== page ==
As much as I want my descendants to know who my ancestors were, I also want them to know who my wife and sons were, who I was and who my immediate family were. So my reasons for working on my family history are as much about recording the past, in gratitude to our ancestors, and preparing the tale to accept further chapters in the future. I am not just putting down names and dates, but full blown tales about each person, some experienced at first hand, some told to me by others, some dragged from the records and in many cases painstakingly put together over several years. I publish as much as I can along the way, on websites, magazines, forums, social networking sites and more, to increase the chances of the stories' survival. And I also tell my kids the stories, perhaps the greatest form of publishing at all!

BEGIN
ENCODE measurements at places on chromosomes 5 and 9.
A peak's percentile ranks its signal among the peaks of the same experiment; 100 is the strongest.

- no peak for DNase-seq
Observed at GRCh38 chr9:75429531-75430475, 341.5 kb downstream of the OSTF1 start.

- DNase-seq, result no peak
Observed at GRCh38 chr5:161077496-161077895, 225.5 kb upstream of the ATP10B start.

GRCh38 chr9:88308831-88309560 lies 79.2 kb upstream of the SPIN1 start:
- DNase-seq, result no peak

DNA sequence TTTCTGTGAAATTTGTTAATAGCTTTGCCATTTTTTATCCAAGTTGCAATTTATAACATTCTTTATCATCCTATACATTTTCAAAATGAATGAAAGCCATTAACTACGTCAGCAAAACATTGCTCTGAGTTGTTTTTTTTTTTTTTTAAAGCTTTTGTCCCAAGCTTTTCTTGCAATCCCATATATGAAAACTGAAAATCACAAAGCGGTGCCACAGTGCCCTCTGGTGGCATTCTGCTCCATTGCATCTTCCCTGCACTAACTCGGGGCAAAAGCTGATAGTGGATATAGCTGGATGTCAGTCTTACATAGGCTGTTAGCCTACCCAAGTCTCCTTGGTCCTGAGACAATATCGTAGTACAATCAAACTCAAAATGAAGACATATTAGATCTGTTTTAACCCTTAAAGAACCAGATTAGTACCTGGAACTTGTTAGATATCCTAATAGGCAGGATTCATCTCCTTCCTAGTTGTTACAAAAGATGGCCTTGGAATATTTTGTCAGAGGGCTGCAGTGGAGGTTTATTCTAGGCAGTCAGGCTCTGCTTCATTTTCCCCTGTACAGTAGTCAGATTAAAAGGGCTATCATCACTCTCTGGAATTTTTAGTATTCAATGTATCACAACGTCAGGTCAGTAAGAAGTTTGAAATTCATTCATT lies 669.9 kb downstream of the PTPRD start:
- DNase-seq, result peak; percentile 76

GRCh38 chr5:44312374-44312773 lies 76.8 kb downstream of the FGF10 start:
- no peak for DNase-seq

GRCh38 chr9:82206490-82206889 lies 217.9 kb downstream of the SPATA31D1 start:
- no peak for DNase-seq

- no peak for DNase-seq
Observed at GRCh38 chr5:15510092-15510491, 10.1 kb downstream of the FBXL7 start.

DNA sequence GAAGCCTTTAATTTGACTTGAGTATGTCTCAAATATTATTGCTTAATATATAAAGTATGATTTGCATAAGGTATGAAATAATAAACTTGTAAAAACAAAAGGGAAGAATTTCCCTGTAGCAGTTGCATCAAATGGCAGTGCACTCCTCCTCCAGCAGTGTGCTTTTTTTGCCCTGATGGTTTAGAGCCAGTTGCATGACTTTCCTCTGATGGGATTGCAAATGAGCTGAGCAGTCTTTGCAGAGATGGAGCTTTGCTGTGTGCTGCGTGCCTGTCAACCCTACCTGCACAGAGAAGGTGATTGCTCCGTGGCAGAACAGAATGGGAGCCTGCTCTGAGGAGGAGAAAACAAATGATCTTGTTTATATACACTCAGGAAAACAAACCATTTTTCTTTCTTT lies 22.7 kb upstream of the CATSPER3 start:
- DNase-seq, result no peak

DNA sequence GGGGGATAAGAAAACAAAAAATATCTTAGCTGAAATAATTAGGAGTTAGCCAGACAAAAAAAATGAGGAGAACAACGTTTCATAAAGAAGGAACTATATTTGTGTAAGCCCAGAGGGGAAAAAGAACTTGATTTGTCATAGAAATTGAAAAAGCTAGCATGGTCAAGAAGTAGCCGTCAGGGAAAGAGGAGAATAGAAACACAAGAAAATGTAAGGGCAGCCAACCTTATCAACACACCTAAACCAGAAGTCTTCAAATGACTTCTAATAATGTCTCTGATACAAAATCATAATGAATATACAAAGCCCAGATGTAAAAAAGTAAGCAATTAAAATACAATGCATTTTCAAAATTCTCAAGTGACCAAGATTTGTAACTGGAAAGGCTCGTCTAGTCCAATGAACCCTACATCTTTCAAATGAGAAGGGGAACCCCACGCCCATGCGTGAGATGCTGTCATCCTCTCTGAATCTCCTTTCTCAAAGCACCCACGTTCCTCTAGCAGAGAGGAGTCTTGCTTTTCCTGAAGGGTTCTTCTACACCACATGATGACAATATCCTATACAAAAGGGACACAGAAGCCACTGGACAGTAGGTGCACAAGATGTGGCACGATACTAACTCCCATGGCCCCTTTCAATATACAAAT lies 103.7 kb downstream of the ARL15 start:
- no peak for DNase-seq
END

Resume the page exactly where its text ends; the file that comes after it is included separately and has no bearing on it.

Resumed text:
In years to come the name Paton may well disappear, as do many surnames over time - but if the stories survive, it may just have been worth it!


Wednesday, 22 December 2010

Christmas at Ruhleben

On Friday 6th November 1914, the mass internment of British civilians living in Germany began. For the next four years, some 5500 British and Commonwealth citizens were imprisoned at the camp, a converted racecourse just a few miles from Berlin, with many not seeing release until the end of the war. Whilst the common belief was "it will all be over by Christmas", few would have realised just how many Christmases would pass until that statement would finally ring true.